"I'm going to Kurdistand in March. I'm going to fight ISIS."
Not something you want to hear from a long time friend. Especially when it is followed up by, "This is something I believe in." Plenty of other platitudes followed. Empty assurances of safe zones he would be assigned to, all the while I am well aware of the ground war going on in Kurdistan, and know damn well what he thinks will happen isn't even close to the truth. Yet, this is a noble thing to do. Fight a treacherous, unconscionalbe enemy who must be stopped at all costs.
It's the noble thing to do.
I think it is extraordinarily foolish. The Kurdish forces battle against ISIS isn't anything more than defending a territory that isn't recognized as theirs, having grabbed large amounts of land as ISIS decimated other regions of Iraq. Both sides of this coin are somewhat rigid in their belief systems. The only difference between the Kurds and ISIS would be that the Kurds want to secede from Iraq and become their own state, not caring what happens to the rest of the world around them. ISIS is on a rampage, spreading Islamic law, or at least their version of it.
It's an ideological war. And I refuse to believe it is noble to sink to the level of both parties involved. No, I don't think so.
As I see it, there aren't any good or bad guys in this conflict. In fact, I would argue, they are both quite bad, and one is notably more violent than the other. Will my friend be able to handle the fire fights? Will he be able to kill the scourge called ISIS that stones women, hangs gays, and shoots dissenters? Will he be able to do this and turn a blind eye to the Kurds doing the same to their own people as he fights for their freedom to do so from the oppressive force known as Deash? The whole situation seems utterly useless and a waste of time for a foreigner to participate in the turmoil. Simply put, how do you justify killing one to allow the other to essentially be doing the same?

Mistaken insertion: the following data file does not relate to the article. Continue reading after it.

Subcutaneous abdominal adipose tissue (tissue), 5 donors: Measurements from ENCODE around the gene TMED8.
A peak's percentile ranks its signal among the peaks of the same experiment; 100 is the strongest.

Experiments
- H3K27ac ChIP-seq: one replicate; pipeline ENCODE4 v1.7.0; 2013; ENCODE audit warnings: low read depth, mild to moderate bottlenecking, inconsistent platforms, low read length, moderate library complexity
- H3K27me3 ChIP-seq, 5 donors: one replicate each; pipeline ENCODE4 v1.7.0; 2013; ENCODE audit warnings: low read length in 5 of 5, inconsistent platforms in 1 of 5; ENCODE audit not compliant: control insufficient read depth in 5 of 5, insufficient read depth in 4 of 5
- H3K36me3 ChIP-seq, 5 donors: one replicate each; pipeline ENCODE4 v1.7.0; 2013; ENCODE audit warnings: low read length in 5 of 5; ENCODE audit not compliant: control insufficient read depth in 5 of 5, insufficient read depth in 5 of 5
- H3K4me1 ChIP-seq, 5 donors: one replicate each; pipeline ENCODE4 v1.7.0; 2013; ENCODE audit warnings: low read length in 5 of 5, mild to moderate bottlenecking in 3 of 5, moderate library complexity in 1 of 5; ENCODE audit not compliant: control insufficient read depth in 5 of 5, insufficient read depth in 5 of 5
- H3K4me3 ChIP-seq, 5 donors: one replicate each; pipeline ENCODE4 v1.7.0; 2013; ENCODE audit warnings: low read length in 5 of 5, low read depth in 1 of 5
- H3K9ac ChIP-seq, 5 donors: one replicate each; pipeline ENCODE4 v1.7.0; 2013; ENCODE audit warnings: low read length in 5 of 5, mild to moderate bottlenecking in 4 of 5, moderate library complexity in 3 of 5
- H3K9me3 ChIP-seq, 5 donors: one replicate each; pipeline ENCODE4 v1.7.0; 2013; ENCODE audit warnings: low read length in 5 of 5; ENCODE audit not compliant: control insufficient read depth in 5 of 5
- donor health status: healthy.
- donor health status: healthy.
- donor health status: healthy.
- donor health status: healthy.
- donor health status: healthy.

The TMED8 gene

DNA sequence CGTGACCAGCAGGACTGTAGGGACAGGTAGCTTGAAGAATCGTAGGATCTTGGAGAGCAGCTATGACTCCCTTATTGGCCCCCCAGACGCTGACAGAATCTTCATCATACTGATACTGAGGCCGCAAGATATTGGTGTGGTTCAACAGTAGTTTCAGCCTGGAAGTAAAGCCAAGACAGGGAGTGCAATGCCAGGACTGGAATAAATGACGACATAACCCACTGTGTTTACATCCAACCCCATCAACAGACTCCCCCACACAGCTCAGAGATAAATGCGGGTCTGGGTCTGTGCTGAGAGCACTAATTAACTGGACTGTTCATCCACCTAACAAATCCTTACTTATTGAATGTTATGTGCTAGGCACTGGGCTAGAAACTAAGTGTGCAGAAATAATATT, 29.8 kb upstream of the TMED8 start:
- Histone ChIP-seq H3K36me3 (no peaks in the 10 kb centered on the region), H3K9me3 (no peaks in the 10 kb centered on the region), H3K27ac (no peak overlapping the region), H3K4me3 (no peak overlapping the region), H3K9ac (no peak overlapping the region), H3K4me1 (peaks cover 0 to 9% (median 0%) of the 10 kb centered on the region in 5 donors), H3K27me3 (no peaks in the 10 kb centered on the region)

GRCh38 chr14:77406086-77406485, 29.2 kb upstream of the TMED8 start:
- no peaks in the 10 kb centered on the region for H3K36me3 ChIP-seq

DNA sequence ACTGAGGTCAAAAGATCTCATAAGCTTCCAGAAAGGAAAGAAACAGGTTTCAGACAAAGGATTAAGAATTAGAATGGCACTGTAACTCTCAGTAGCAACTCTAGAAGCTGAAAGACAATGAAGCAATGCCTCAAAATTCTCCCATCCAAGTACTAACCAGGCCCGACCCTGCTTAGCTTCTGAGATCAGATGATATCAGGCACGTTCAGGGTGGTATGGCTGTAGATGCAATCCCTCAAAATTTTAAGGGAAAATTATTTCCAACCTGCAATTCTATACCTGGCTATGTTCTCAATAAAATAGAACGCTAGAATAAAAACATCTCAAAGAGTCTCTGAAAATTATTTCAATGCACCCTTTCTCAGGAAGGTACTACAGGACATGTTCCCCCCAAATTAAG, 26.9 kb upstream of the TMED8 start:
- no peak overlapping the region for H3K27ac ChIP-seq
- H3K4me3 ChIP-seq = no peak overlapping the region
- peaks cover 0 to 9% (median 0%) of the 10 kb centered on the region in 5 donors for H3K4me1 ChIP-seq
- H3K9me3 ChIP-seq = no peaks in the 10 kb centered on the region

Still, he wants to do something about all the carnage he is seeing. An atheist, completely wrapped up in the media storm of pain and suffering in the world. Wanting to do anything he can, even if it means giving his life. All under the notion of being noble.
And what does it mean to be noble? What exactly is an act of nobility? Honestly it isn't much different than being moral, and we already know that the standard for that varies person to person. Much like the guidelines set out by many religions and cultures in this world, the concept of being noble follows along the same line. A preconceived idea of what constitutes a morally sound person or act. It's religious dogma 101, straight out of Phillipians.
Killing doesn't seem to fall under the word noble. Seems killing for a moral cause would fall under vigilanteism. And even worse, if this killing is a desperate attempt to feel like you are making a difference in the world, then you aren't doing anything more than committing a self serving sacrificial act. Almost a Constantine type of move that will give you near martyrdom if you die. What's noble in that?
This desire for martyrdom to gain recognized accomplishment in life is a big problem on both sides of the belief system in America, and globally for that matter. Everyone wants to run out there and be a hero. Running headlong with blind ambition into war zones filled with starving children, mourning mothers, and slain fathers. A conflict ravaged country side filled with underage rape of parentless children, puss filled bellies from starvation, and deadly disease that a five dollar prescription normally would cure within a week. It isn't just the dread Deash forces committing the atrocities. Many of these civilians die by the hand of their own countrymen who are fighting desperately to survive in a treacherous time of land wars. He can't just stop at killing the baddies on one side. To be noble would to show no quarter to anyone who participates in any type of inhumanity against the innocent, and the Kurdish forces would not stand for him to shoot their own too.
One man's idea of beauty is different to the next. So is the idea of nobility, and how such an act is to be carried out. Regardless, I hope he doesn't get his head sawn off with a shitty field knife in the deserts of Iraq. I hope he makes it home. He won't ever be the same from it though, and I think he underestimates how bad things are. I sincerely hope this noble cause provides enough of a fuzzy blanket of denial for when he sleeps at night, so those dead empty eyes of those he killed in a religious war aren't haunting him with the purely futile and unconscionable behavior that he participated in.
I love you, Ave. But there aren't any respawns in this game, and you can't repair your COH in the real world. Shits ethereal.